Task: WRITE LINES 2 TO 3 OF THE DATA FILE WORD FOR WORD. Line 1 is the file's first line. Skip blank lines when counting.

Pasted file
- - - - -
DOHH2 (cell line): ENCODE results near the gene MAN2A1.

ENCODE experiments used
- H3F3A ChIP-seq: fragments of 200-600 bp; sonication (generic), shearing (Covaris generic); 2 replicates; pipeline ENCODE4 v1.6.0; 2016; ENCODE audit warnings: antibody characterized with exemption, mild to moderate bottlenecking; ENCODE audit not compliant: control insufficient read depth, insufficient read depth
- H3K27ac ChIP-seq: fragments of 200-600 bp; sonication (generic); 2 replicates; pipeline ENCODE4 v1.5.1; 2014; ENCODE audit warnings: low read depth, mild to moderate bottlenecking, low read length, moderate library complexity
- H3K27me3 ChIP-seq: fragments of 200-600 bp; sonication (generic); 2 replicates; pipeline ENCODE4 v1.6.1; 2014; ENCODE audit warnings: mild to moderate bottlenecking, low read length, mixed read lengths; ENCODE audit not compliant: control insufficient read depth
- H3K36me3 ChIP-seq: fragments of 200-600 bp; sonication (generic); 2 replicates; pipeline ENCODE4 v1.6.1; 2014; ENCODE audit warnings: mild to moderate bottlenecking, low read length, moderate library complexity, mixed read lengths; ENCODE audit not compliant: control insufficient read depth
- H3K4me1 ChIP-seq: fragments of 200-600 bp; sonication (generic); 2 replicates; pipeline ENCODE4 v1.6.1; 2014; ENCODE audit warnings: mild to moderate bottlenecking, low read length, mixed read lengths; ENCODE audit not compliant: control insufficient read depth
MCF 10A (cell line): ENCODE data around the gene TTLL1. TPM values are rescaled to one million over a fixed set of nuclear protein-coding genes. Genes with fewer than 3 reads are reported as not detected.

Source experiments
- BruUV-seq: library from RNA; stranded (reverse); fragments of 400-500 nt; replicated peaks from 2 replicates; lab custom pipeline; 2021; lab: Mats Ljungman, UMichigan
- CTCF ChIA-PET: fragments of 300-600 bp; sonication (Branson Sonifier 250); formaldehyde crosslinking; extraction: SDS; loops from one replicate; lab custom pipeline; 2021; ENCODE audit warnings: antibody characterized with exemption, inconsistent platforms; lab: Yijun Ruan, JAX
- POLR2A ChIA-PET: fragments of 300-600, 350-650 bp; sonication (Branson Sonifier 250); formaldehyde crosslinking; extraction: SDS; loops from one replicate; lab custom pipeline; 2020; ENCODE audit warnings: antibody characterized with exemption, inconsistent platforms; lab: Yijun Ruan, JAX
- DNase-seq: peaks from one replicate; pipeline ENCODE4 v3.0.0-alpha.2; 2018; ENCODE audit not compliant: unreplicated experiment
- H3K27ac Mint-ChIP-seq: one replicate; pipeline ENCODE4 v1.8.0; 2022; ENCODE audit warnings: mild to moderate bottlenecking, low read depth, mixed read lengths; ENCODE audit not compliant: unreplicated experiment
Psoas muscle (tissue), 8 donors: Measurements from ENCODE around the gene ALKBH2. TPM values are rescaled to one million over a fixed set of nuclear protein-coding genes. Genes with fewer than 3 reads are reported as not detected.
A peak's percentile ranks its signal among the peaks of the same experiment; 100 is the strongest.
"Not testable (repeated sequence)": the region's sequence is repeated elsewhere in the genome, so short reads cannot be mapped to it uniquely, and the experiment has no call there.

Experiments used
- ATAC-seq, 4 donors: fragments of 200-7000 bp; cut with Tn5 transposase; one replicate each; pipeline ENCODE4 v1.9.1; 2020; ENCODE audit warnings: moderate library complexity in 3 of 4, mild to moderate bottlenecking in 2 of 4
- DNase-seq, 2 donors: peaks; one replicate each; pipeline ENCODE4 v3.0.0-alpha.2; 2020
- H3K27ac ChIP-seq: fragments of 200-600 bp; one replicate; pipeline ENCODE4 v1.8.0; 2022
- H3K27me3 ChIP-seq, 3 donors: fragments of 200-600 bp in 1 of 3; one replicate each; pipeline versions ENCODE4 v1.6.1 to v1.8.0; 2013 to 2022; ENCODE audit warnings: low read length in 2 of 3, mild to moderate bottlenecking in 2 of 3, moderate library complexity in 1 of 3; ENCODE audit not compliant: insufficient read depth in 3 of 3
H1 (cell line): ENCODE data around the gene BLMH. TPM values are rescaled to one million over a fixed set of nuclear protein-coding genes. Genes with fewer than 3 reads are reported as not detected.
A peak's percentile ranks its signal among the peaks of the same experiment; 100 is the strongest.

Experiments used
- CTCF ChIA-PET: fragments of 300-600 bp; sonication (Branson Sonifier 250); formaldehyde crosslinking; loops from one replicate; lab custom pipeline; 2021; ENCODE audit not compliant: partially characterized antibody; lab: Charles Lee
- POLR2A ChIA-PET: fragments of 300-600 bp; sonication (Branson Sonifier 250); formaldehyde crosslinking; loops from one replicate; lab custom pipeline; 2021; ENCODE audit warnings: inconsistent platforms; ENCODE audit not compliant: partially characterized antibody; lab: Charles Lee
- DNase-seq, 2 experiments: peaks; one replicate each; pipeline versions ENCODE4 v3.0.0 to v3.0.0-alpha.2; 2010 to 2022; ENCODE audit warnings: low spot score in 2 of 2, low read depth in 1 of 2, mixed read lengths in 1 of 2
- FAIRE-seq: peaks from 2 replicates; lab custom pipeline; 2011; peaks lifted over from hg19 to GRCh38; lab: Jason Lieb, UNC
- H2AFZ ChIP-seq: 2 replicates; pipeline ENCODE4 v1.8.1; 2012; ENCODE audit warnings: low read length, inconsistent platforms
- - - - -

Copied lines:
ENCODE experiments used
- H3F3A ChIP-seq: fragments of 200-600 bp; sonication (generic), shearing (Covaris generic); 2 replicates; pipeline ENCODE4 v1.6.0; 2016; ENCODE audit warnings: antibody characterized with exemption, mild to moderate bottlenecking; ENCODE audit not compliant: control insufficient read depth, insufficient read depth